September 12, 1988
ERIC VAN BERKUM, PLAINTIFF
TONY CHRISTIAN ET AL., DEFENDANTS (TONY CHRISTIAN, COUNTERPLAINTIFF-APPELLANT; CIGARETTE RACING TEAM, LTD., ET AL., COUNTERDEFENDANTS-APPELLEES)
APPELLATE COURT OF ILLINOIS, FIRST DISTRICT, FIRST DIVISION
530 N.E.2d 52, 175 Ill. App. 3d 62, 125 Ill. Dec. 134 1988.IL.1361
Date Filed: September 12, 1988; Modified Opinion Filed October 31, 1988.
Appeal from the Circuit Court of Cook County; the Hon. Harry S. Stark, Judge, presiding.
JUSTICE O'CONNOR delivered the opinion of the court. CAMPBELL, P.J., and BUCKLEY, J., concur.
DECISION OF THE COURT DELIVERED BY THE HONORABLE JUDGE O'CONNOR
Tony Christian appeals from dismissal of a third-party claim for contribution and implied indemnity, brought against co-defendants in an underlying action for personal injuries brought by Eric Van Berkum. For the reasons stated below, we affirm.
On September 7, 1981, Eric Van Berkum was a passenger on a boat owned and operated by Tony Christian. While docking the craft at Navy Pier, Christian attempted to slow down by shifting the engine into reverse. The boat failed to shift and continued forward, causing Van Berkum to fall and catch his hand between the boat and the wall of the pier. Van Berkum suffered severe injuries as a result.
On October 21, 1981, Van Berkum filed a complaint against Christian, alleging negligence in the operation and maintenance of the boat and demanding $250,000 in damages. On September 6, 1983, Van Berkum amended his complaint to include Cigarette Racing Team, Brunswick Corporation and Mer Cruiser, a division of Brunswick, and Presolite Company, a division of Eltra Corporation, and Allied Chemical Corporation (manufacturing defendants), alleging strict products liability due to improper design of the gear-shifting mechanism on Christian's boat. On December 21, 1983, Christian filed a third-party complaint for contribution and implied indemnity against the manufacturing defendants, alleging negligence and strict liability. On September 9, 1985, Van Berkum filed a second amended complaint, adding a count against Christian alone, based on Federal maritime law, alleging that Christian had breached a duty to provide a safe and seaworthy boat. Subsequently, Van Berkum received a $20,000 settlement from the manufacturing defendants, who then moved to dismiss Christian's third-party complaint.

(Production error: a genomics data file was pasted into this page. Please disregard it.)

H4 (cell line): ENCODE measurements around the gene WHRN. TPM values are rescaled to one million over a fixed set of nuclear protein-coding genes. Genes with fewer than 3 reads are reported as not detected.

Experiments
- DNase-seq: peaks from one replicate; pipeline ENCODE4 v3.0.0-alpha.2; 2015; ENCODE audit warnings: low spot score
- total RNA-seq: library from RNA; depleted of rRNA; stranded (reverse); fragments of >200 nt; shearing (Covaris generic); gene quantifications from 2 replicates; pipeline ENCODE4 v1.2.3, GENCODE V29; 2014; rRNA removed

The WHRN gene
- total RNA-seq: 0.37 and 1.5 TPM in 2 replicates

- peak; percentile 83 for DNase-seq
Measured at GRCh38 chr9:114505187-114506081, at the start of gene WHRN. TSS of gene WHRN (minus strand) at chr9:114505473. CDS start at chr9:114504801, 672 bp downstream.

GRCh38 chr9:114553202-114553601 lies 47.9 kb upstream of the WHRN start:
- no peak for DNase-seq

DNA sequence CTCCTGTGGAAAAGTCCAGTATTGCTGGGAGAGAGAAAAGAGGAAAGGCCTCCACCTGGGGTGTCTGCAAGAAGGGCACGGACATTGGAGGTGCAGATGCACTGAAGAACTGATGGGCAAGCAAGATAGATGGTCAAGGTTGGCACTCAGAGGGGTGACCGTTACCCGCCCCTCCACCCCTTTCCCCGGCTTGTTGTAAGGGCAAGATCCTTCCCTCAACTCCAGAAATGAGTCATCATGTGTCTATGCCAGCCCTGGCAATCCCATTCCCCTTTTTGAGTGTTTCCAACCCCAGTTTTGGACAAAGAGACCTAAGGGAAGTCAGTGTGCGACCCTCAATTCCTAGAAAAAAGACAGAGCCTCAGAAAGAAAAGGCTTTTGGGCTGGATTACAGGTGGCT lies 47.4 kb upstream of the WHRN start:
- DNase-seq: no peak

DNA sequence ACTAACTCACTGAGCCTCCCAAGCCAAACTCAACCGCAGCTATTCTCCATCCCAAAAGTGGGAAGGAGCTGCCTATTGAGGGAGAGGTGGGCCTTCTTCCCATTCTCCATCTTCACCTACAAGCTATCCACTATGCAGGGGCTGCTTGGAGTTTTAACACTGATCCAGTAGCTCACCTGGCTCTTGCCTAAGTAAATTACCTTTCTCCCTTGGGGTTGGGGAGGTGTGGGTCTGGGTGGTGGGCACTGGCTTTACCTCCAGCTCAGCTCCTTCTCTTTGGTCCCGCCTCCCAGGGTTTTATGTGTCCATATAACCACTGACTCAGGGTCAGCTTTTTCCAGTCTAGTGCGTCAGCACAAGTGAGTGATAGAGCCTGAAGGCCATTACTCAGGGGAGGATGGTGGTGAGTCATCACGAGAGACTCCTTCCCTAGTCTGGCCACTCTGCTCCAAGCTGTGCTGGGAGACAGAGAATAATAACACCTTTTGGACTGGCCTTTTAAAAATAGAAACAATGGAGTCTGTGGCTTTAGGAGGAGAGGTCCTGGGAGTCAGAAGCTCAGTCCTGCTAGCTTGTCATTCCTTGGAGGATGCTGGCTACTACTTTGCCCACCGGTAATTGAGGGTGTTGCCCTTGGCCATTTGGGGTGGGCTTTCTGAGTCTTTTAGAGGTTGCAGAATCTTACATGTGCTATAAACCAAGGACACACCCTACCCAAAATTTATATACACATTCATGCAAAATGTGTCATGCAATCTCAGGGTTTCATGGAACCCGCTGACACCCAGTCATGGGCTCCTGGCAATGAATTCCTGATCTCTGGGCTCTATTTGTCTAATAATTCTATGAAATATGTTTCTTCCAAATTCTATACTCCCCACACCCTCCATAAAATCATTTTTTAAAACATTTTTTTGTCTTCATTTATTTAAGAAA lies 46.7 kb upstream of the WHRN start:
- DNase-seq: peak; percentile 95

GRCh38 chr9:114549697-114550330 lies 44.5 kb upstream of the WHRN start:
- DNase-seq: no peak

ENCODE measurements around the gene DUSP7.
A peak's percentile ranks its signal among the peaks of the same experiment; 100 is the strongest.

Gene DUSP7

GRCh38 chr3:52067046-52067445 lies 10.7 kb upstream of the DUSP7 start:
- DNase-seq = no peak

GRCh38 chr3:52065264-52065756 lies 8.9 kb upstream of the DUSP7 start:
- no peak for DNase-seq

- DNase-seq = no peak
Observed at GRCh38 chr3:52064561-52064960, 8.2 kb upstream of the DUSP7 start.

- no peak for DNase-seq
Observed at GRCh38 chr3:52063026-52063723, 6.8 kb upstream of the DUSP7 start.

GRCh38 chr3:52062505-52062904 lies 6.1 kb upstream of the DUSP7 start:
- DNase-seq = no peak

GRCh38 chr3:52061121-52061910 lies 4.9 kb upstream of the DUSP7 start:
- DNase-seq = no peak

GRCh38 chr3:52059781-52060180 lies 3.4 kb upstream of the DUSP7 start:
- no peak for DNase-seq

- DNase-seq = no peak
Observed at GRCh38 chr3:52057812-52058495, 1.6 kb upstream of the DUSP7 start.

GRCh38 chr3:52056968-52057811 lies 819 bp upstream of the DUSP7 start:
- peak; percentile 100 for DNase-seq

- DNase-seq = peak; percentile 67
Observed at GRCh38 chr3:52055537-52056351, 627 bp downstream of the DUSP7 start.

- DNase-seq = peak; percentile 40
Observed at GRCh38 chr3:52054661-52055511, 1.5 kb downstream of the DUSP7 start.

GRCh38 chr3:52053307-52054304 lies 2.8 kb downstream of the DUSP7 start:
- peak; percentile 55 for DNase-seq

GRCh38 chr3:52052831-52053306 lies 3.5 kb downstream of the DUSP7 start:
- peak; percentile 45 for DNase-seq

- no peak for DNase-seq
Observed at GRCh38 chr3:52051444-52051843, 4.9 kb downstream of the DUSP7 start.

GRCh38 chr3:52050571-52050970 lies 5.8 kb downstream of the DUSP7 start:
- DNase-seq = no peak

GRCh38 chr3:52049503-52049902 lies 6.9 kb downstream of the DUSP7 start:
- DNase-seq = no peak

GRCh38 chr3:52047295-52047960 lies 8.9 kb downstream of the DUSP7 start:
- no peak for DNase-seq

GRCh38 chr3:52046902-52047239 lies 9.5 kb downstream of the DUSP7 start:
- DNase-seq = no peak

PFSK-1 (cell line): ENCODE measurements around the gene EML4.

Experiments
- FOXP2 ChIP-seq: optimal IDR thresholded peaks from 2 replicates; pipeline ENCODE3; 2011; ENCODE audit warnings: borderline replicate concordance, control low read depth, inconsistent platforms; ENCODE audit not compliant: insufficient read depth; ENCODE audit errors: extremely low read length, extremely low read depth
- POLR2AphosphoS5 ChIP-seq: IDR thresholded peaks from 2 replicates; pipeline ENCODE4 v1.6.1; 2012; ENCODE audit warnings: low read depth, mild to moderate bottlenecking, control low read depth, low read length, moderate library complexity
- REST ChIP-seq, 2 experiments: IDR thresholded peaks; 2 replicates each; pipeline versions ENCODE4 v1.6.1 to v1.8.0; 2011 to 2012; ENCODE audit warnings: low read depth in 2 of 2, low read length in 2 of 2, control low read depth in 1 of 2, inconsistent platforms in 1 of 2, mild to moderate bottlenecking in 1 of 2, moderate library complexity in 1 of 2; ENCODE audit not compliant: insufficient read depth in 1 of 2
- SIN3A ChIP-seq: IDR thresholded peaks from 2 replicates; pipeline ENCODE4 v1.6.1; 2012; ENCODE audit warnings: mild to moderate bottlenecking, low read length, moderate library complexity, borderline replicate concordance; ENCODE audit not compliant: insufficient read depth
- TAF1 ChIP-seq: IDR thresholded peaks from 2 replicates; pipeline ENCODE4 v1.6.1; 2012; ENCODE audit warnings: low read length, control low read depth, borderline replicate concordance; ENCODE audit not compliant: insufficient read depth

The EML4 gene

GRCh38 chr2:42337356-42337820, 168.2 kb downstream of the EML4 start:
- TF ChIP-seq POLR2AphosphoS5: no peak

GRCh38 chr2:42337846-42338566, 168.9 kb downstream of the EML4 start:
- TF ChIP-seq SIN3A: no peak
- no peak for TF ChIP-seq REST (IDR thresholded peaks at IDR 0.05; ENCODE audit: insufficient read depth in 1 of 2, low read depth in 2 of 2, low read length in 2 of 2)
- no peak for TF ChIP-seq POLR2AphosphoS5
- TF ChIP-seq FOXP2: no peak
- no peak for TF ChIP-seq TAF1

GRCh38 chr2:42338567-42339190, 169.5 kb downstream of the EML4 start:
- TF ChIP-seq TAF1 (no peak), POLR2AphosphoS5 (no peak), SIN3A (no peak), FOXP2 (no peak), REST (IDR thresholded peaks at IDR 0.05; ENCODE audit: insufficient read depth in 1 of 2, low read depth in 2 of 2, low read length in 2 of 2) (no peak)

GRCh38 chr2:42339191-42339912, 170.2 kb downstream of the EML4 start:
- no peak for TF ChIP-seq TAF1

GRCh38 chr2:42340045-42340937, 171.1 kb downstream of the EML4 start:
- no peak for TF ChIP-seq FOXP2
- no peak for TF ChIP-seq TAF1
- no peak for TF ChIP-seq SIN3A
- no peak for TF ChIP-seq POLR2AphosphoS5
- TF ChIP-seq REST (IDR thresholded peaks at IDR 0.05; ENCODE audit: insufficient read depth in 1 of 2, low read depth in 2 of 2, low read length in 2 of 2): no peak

On December 16, 1985, in a hearing on the motion to dismiss, the trial court ruled that the settlement between Van Berkum and the manufacturing defendants satisfied the good-faith requirement of section 2(c) of "An Act in relation to contribution among joint tortfeasors" (Ill. Rev. Stat. 1987, ch. 70, par. 302(c)) (the Contribution Act). The trial court then dismissed Christian's third-party complaint, ruling that both contribution and implied indemnity were barred by section 2(d) of the Contribution Act, which states that a "tortfeasor who settles with a claimant [in good faith] is discharged from all liability for any contribution to any other tortfeasor." (Ill. Rev. Stat. 1987, ch. 70, par. 302(d).) Christian subsequently appealed. On March 17, 1986, Christian and Van Berkum reached a settlement in the amount of $122,000. Van Berkum is not a party to the instant appeal.
The principal issue is whether the Illinois Contribution Act bars actions for implied indemnity against settling joint tortfeasors, an issue that was unsettled at the time the instant appeal was filed. The issue was addressed, however, in two recent Illinois Supreme Court opinions, Thatcher v. Commonwealth Edison Co. (1988), 123 Ill. 2d 275, and Frazer v. A. F. Munsterman, Inc. (1988), 123 Ill. 2d 245, which show that in the instant case Christian may not pursue an action for implied indemnity.